A
=1
– This equation allows us to calculate the
pressure coefficient at any point where
the local Mach number is 1 (i.e. along
the sonic line)
(
(
¸
(
¸
÷


.

\

÷ +
÷ +
=
÷
·
·
1
] 2 / ) 1 [( 1
] 2 / ) 1 [( 1 2
) 1 (
2
2
2
,
¸ ¸
¸
¸
¸
A
A p
M
M
M
C
(
(
¸
(
¸
÷


.

\

÷ +
÷ +
=
÷
·
·
1
] 2 / ) 1 [( 1
] 2 / ) 1 [( 1 2
) 1 (
2
2
,
¸ ¸
¸
¸
¸
M
M
C
cr p
Aerodynamics 2009/2010 Page 188
Supersonic flows (54)
• Critical pressure coefficient
– When the freestream Mach number is
precisely equal to the critical Mach number,
there is only one point on the aerofoil where
M=1, namely point A
– In this case M
·
= M
cr
and
– This equation has no connection with aerofoil
shape and is thus a universal relationship
which can be used for all aerofoils
– The PrandtlGlauert rule relates the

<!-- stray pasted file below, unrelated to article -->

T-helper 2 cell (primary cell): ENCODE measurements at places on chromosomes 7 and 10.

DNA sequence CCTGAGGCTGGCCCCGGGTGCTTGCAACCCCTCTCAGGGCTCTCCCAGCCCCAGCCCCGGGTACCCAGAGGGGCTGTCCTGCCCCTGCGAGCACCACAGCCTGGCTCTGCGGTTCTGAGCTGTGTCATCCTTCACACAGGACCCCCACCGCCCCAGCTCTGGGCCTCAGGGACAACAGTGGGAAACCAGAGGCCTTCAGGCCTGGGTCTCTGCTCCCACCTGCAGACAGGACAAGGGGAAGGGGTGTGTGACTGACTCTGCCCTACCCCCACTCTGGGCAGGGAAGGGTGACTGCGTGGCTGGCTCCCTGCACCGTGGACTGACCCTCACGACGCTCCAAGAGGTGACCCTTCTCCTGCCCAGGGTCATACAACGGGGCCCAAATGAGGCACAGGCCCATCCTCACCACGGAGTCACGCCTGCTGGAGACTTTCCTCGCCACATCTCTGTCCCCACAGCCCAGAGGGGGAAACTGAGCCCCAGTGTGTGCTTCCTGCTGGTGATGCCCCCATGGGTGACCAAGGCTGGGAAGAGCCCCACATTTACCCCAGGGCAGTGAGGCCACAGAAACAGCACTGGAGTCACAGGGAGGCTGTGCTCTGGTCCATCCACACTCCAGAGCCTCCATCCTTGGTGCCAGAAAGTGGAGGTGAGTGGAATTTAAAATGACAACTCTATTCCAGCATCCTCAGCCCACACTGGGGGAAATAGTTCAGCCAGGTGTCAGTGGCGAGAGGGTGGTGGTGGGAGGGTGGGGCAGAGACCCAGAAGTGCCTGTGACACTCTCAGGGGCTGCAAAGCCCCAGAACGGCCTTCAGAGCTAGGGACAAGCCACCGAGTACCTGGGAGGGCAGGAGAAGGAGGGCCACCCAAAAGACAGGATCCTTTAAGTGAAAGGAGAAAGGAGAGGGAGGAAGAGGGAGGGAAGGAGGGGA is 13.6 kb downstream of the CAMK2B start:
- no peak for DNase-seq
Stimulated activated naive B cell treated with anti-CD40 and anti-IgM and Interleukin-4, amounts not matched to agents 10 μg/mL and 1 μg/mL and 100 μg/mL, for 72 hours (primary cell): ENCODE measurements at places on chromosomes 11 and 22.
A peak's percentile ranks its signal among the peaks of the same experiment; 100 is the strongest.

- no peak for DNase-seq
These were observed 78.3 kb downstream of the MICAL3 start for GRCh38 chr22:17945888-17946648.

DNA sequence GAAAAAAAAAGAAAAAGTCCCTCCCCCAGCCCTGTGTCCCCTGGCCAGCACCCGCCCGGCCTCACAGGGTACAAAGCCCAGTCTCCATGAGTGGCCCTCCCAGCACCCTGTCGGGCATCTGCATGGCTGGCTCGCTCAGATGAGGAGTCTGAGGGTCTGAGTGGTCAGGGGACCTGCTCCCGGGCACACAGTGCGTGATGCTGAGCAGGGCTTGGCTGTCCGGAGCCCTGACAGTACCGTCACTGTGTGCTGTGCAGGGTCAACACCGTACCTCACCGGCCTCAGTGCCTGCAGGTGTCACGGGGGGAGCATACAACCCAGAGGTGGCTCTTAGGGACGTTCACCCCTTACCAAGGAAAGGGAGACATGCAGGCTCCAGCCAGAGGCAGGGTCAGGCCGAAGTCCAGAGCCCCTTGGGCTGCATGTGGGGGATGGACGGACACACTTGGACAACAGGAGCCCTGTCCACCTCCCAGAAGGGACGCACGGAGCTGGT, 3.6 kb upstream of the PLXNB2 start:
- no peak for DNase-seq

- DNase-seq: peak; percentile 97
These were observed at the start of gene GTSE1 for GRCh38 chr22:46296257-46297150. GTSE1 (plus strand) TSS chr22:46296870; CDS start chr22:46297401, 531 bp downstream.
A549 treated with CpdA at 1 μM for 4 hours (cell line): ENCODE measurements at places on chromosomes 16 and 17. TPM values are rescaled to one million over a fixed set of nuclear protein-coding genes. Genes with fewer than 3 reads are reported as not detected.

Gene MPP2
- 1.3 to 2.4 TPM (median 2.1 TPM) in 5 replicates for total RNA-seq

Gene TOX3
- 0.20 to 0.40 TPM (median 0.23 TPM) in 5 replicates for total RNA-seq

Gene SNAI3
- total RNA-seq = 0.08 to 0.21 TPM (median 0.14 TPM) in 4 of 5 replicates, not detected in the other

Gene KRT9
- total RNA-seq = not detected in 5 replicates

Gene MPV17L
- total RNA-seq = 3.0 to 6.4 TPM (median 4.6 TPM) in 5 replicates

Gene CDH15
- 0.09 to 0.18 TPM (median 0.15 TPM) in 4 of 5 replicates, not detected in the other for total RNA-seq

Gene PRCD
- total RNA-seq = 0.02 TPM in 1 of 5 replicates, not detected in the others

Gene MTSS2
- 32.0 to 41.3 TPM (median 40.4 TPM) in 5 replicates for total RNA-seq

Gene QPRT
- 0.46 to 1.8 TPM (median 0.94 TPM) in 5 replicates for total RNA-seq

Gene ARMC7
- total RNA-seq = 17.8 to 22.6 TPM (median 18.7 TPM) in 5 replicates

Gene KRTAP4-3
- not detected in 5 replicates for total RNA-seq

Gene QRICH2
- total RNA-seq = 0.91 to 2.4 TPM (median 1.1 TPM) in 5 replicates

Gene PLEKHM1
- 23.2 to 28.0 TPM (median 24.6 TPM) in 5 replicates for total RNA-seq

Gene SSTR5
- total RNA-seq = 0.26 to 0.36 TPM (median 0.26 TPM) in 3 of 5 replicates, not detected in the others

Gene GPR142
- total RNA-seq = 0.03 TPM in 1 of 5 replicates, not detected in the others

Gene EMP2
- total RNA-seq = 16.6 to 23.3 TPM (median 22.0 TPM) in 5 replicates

incompressible pressure coefficient (C
p,0
) to a
compressible one:
– (Other approximations exist, but this is the
simplest and most common)
(
(
¸
(
¸
÷


.

\

÷ +
÷ +
=
÷
1
] 2 / ) 1 [( 1
] 2 / ) 1 [( 1 2
) 1 (
2
2
,
¸ ¸
¸
¸
¸
cr
cr
cr p
M
M
C
2
0 ,
1
·
÷
=
M
C
C
p
p
Aerodynamics 2009/2010 Page 189
Supersonic flows (55)
• Critical pressure coefficient
– To estimate the critical Mach number we need
to:
• By some means (either experimental or
theoretical) obtain the lowspeed,
incompressible value of C
p,0
at the minimum
pressure point on the aerofoil
• Using a compressibility correction (e.g. Prandtl
Glauert) plot the variation of C
p
with M
·
(curve
B)
• The point where curve B crosses the line
representing
• Is the point where sonic flow occurs at the
minimum pressure location on the aerofoil
• The value of M
·
at this intersection is thus the
critical Mach number M
cr
(
(
¸
(
¸
÷


.

\

÷ +
÷ +
=
÷
1
] 2 / ) 1 [( 1
] 2 / ) 1 [( 1 2
) 1 (
2
2
,
¸ ¸
¸
¸
¸
cr
cr
cr p
M
M
C
Aerodynamics 2009/2010 Page 190
Supersonic flows (56)
• Critical pressure coefficient
– The graph is not an exact determination of M
cr
• The curve for C
p.cr
is exact, but curve B is only an approximation
– Hence the value of M
cr
obtained is only approximate
– However, such an estimate is useful for preliminary design and the
results are accurate enough for most applications